Financial Hand-holding

PERSONAL FINANCE

Planners reassure clients that recovery from the slump will come eventually

December 28, 2008|By EILEEN AMBROSE

If your mailbox is filling up faster than usual, thank your financial planner.

Ever since the failure of Lehman Brothers Holdings in September that set off a panic, planners have been sending three to five times the usual number of newsletters and e-mail blasts to clients.

"We have been sending out a lot of articles trying to reassure people that they need to hang in there as long as they can," says Annette Simon, a Bethesda financial planner. "The instinct for a lot of people ... was to get out and maybe stop contributing to their 401(k). It was so scary, and it felt so sudden to a lot of people."

Planners say they are trying to reach out to clients before panic can set in. They also try to put what's happening today in historical perspective, often assuring clients that we're not headed for another Great Depression.

"Not only are the Feds showing amazing imagination in resolving the credit crisis, they are showing the lengths they will go to eliminate the possibility of a second Great Depression," says a newsletter from Money Plans in Silver Spring.

Many planners also shoot off e-mails in response to news events that could further shake investors' confidence.

Florida financial planner Mari Adam says she didn't intend to write about the alleged $50 billion Ponzi scheme by Bernard Madoff until it appeared that many Floridians were victims or knew victims. Days after Madoff's arrest, Adam sent a letter advising clients how to avoid a similar fate.

The missives try to be encouraging, sometimes reminding investors that bull markets follow bears. Others gently chide clients to spend less, reduce debt and hang onto their jobs.

New Hampshire planner Carl Johnson tried to bring some levity to dismal economic news by sending his 6-year-old's drawing of Wall Street and Main Street to clients.

Planners frequently share words of wisdom from others, such as investment guru Benjamin Graham, economist John Maynard Keynes and even Forrest Gump.

And if billionaire Warren Buffett got a nickel every time planners quoted him - "Be fearful when others are greedy. Be greedy when others are fearful" - he'd be, er, a lot richer.

Planners say clients are usually glad to hear from them. Many clients these days are mad, but not at their advisers, planners say.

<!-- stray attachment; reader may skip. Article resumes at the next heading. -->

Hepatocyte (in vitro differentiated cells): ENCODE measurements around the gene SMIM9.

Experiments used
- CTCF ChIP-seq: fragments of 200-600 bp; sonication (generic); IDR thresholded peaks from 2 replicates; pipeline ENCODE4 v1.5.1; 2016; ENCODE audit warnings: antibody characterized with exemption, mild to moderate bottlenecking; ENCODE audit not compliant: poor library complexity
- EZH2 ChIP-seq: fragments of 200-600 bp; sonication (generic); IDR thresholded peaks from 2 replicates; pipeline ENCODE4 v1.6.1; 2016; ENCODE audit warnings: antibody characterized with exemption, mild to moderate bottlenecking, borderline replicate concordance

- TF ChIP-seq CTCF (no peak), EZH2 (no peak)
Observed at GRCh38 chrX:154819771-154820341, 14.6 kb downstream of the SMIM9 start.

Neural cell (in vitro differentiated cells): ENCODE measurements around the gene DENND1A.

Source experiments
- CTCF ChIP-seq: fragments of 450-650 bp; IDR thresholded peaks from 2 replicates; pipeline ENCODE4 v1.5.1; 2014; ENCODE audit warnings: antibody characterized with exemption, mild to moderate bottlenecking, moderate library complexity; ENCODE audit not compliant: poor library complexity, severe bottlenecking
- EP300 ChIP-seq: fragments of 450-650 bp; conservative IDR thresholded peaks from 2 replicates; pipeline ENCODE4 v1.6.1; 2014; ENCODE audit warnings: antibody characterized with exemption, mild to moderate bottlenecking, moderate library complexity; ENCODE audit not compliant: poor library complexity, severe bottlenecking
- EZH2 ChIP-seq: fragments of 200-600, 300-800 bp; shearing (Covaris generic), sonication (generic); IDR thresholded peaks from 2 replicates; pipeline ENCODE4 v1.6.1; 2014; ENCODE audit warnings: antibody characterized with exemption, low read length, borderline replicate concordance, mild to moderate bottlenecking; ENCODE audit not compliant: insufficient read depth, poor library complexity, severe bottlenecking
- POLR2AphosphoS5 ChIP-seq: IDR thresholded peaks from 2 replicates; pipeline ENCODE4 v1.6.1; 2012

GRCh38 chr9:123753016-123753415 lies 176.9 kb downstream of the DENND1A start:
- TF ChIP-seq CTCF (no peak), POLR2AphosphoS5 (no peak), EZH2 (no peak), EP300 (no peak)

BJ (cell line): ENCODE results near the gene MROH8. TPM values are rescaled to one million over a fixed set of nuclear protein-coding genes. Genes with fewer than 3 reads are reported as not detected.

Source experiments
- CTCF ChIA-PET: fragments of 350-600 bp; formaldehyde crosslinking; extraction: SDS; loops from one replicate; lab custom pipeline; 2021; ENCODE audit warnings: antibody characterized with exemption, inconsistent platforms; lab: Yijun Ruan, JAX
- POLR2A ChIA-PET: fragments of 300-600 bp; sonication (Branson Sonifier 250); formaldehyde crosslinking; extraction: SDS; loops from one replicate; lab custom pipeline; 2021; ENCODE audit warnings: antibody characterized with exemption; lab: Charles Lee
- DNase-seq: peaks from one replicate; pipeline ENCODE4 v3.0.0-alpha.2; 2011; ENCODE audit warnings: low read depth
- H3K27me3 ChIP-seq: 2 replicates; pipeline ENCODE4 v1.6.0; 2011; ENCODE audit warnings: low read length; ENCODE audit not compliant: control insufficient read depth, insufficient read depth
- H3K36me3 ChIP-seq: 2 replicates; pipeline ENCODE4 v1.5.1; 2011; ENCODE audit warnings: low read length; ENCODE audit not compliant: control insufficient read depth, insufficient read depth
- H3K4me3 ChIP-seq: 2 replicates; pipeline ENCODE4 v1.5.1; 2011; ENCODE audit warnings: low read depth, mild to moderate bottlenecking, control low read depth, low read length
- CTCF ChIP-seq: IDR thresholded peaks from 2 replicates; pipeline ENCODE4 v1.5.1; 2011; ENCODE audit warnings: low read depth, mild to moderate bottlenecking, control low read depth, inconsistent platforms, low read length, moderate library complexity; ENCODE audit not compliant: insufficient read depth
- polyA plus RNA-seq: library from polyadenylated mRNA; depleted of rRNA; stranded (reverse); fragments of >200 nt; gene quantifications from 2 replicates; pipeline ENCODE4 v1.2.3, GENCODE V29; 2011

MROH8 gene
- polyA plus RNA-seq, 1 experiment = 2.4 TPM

"Mad at the government. Mad at the bankers. Some are mad at themselves. Some people are angry at the world generally," says John Bacci, a Linthicum planner.

And those who aren't angry are often resigned or glum. "I did have a client come see me after going to a wake. He told me that it 'got him in the mood' to look at his portfolio," Bacci says.

Many planners warn clients not to expect a quick turnaround in the stock market or the economy.

But Saxon Birdsong, a chief investment officer in Columbia, says he thinks the stock market hit bottom in November. He will include that in his upcoming year-end letter to clients. He says he'll also tell them "that we will have a choppy recovery. And if you are on the sidelines, you should be finding your way back in slowly over the next three months."

reassuring words

Annette F. Simon, Garnet Group, Bethesda (left):

"We can only position our portfolios to endure downturns and participate in rallies. ... But you can control your own financial destiny to a much greater extent by consistently living on less than you earn, saving regularly and, especially in these uncertain times, working hard to hang on to your job."

Mari Adam, Adam Financial Associates, Boca Raton, Fla. (left):

"When someone is claiming to have investment results that are far better than peers or the overall market, or performance that is amazingly consistent in an inconsistent world, don't be impressed. Be skeptical and stay far, far away."

J. Michael Martin, Financial Advantage Inc., Columbia:

"One thing we are quite confident of is that a successful portfolio in the new environment will be very different from one that worked during the credit boom years. This time it is not a case of 'just be patient and hold on; things will get better as they always do.' No! things will be different; very different."

Jim Pasztor, Pasztor & Associates, Aurora, Colo.:

"One of my frustrations this year, as it was for many advisors, was how little diversification worked. Normally when one part of the market goes down, another does not go down as much, or goes up. We essentially had all markets going down this year. ... Going forward, this has reinforced my thinking on the importance of the entire financial picture, not just investments."

reassuring words

Carl Johnson, Ames Planning Associates Inc., Peterborough, NH.:

"We also know that protracted periods of decline are not historically followed by similar periods of decline: quite the contrary. Protracted periods of decline are most regularly followed by a prolonged period of above-trend returns, and the most significant part of any major bull market always comes in its first several months.

Theodore Feight, Creative Financial Design, Lansing, Mich.:

"The American people have lived a lifestyle reserved in the past for royalty. Think about the homes we live in, the cars we drive, the furnishings we have and the food we eat. If you were to transport a person from 100 years ago to today, he would not believe his eyes. However, that all has come at a cost. No, we have not paid the cost, but we and/or our children are about to."

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